The demographic profile of customers looking for new and used cars online, either as part of the research process or to buy, is widening. And with the advent of broadband, the speed of the internet has accelerated, which means buyers can do more research in less time.
Research in America found that almost half of internet shoppers were aged over 60 in 2004, while around 35% of shoppers were female. Some 80% of car buyers were influenced in their choice of make and model by information they found online, while 22% were influenced in their selection of dealer. The UK is following that trend.
Most consumers’ first port of call is a third party website, such as Auto Trader or eBay, while a large proportion head for the manufacturer site. Less than 10% go to the dealer website first, but nearly all buyers will take a look during the research process. The majority of consumers will visit the dealership or buy a car immediately after using the internet.
With online advertising, the more you tell, the more you sell. To attract customers to the showroom, dealers must ensure their website includes pricing, branding, multiple photos, descriptions and a full, up-to-date inventory. The ability to compare two or more models is also a benefit.
To hook the right customer, price all vehicles that are listed online and make sure they are competitive. Regularly check the accuracy of the pricing – it needs to agree with the prices in the showroom. And remember that adverts with prices generate up to one-third more enquiries than those without.
#AM_ART_SPLIT# Images are crucial, both interior and exterior photos. Tell the whole story by including dents and scratches and the quality and volume of traffic will increase. Good pictures show clean vehicles, several angles, close ups and are taken in good weather – take a look at how estate agents present photos on their websites.
Descriptions should be thorough, highlighting special features, included options, extended warranties, key selling points such as low mileage and maintenance records. Customers need a reason to visit the dealership, so include internet offers and incentives to get them through the doors. Almost half of consumers buy a different car to the one they were researching online.
According to Ralph Ebersole, director of training at the American-based Cars.com, it’s not just about the cars – you want customers to remember your dealership.
“Bringing the brand alive involves using the logo at every opportunity, promoting opening hours and staff, highlighting your success and the value you bring to customers,” he says. “And don’t forget to include your address and location map.”
Although an effective market tool, online advertising does not replace the sales process and it is vital to implement showroom processes to close the sale. The dealer management system can help to measure the success of these processes, in particular tracking telephone leads.
“Having a formal response process to support phone leads is one of the most important strategies a dealership can have. Consumers who make contact by phone are twice as likely to purchase a car as their next step than those who use email,” says Ebersole.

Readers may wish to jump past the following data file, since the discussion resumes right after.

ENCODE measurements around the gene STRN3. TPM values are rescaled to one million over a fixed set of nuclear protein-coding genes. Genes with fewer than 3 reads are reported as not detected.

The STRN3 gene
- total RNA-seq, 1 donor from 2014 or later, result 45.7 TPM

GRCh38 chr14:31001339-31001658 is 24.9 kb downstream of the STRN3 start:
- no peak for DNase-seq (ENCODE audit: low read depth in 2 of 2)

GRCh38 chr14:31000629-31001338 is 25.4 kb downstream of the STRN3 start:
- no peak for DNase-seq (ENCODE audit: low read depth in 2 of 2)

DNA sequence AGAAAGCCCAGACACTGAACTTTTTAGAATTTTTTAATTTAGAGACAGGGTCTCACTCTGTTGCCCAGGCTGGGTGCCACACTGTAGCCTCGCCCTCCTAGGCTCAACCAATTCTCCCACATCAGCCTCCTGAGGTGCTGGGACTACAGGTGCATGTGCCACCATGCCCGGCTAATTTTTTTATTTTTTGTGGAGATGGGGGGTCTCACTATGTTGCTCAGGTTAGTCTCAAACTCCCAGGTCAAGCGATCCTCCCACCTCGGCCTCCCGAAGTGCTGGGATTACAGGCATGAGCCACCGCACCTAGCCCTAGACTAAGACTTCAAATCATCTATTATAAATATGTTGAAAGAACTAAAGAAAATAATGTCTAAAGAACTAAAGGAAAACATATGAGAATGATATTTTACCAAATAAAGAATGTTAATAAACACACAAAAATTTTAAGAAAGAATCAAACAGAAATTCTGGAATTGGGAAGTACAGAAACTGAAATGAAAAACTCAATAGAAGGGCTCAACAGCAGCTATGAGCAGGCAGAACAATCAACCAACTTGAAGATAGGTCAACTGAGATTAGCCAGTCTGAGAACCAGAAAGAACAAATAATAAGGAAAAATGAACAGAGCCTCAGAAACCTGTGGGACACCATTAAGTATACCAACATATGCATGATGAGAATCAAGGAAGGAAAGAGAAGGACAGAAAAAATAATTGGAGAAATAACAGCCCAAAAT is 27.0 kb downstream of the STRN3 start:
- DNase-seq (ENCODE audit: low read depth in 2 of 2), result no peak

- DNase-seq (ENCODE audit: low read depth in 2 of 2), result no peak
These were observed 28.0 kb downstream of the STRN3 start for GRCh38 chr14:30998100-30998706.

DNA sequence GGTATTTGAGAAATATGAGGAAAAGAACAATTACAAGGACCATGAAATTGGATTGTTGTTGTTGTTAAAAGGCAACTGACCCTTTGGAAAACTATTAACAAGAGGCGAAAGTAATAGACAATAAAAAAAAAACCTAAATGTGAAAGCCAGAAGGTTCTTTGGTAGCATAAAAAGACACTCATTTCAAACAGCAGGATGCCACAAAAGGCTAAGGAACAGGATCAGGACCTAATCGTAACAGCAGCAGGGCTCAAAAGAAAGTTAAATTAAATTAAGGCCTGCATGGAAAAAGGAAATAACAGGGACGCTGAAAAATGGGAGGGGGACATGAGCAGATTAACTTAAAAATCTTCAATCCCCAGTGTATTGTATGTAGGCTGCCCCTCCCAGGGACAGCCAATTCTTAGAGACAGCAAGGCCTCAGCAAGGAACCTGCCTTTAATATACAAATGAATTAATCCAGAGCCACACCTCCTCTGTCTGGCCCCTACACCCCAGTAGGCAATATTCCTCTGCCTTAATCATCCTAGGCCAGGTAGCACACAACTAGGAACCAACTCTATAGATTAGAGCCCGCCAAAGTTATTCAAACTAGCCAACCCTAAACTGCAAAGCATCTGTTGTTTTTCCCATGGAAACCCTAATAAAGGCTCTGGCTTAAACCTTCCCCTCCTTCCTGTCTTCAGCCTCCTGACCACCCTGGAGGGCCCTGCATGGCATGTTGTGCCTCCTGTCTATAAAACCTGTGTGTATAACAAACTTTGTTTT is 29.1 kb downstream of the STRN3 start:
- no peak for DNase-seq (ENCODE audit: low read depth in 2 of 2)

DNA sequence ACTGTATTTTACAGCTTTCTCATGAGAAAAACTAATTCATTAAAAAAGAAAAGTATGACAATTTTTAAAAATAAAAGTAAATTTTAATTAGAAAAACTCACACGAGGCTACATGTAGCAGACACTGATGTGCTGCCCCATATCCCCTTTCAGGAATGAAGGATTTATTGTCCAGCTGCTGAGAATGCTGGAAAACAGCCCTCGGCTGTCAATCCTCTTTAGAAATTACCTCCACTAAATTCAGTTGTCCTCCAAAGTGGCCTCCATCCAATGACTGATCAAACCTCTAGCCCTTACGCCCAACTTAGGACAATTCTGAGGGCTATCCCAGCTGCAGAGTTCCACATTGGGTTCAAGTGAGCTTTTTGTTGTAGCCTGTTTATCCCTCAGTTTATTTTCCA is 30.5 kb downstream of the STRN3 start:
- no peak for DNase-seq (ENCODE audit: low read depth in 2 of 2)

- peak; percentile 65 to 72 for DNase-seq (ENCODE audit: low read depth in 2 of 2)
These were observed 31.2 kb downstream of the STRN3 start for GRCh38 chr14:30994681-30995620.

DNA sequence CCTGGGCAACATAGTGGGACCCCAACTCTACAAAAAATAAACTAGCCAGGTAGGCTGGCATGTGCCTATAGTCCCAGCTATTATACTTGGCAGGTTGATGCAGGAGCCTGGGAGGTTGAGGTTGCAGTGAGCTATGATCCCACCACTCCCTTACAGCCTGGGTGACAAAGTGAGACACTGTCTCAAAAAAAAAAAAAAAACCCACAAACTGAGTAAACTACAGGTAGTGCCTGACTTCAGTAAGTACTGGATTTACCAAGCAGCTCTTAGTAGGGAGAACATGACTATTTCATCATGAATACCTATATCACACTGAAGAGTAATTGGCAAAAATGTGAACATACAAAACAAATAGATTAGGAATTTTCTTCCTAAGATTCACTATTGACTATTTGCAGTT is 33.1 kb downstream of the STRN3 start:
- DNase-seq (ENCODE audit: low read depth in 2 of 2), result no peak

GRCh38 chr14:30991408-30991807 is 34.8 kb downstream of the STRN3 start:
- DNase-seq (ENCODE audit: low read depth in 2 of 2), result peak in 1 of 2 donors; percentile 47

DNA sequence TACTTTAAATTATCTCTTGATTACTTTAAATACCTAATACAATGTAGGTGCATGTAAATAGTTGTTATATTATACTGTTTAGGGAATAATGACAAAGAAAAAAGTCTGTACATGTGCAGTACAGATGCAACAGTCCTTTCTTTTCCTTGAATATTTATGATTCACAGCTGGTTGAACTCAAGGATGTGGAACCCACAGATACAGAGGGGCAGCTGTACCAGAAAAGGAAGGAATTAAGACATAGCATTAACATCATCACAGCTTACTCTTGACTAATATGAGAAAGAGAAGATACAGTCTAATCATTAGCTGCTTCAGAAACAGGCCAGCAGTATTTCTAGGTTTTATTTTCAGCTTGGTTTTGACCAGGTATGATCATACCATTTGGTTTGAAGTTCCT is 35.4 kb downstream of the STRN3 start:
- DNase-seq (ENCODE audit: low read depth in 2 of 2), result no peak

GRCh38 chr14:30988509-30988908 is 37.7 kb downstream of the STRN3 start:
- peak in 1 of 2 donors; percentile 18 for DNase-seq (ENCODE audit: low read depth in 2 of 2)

It is possible to track the volume of leads via the internet by putting a unique number on the website.
The internet is not just about car sales. Over the past year, the number of service bookings made by company car drivers online has increased tenfold, but it still only accounts for 5% of aftersales business. Technology specialist Epyx claims more drivers want to book service and repairs into the dealer’s diary online, but that many dealers do not offer the facility.
“We believe this will change over the next few years as dealers and manufacturers recognize the benefits in terms of reduced administration and higher standards of customer service,” says Epyx head of business development Ken Trinder.
#AM_ART_SPLIT# Portfolio increases Gordon Lamb’s success
Gordon Lamb is changing the way it looks at creating sales leads following the success of its internet marketing, which now accounts for 40% of sales.
Paul Garfoot, sales manager at the group’s Toyota site in Sheffield, was the spark behind the scheme. He brought in retail marketing specialist Portfolio Europe’s E-Business Centre in January, which changed the way vehicles were marketed online.
“Before Portfolio, we were a young site with a constant level of website sales enquiries that we perceived to be good rather than outstanding,” says Garfoot.
Many retailers underestimate the amount of time that website customers spend researching their potential purchase over the internet, comparing stock across a large number of competing retailers, according to Jon Parrott, Portfolio’s account director for Toyota.
“This consumer, armed with the knowledge of what car he wants and what he’s prepared to pay, will be much further along the decision making process. We not only needed to pursue showroom and internet enquiries with equal vigour, but also look at how we presented our stock online to ensure our virtual forecourt was comparable to the one right outside the showroom,” says Parrott.
Portfolio’s E-Business Centre system ensures the dealership has a back office platform to coordinate its vehicle management and sales operations. The E-Business Centre facilitates a number of key functions including: five point vehicle ‘history’ check, uploading of vehicle data and images, a stock locator and management reports.
“In January and February this year, almost half our sales were converted directly from web enquiries, which is testimony to Portfolio’s E-Business Centre and its ability to market our stock accurately and quickly,” says Garfoot.
Email best practise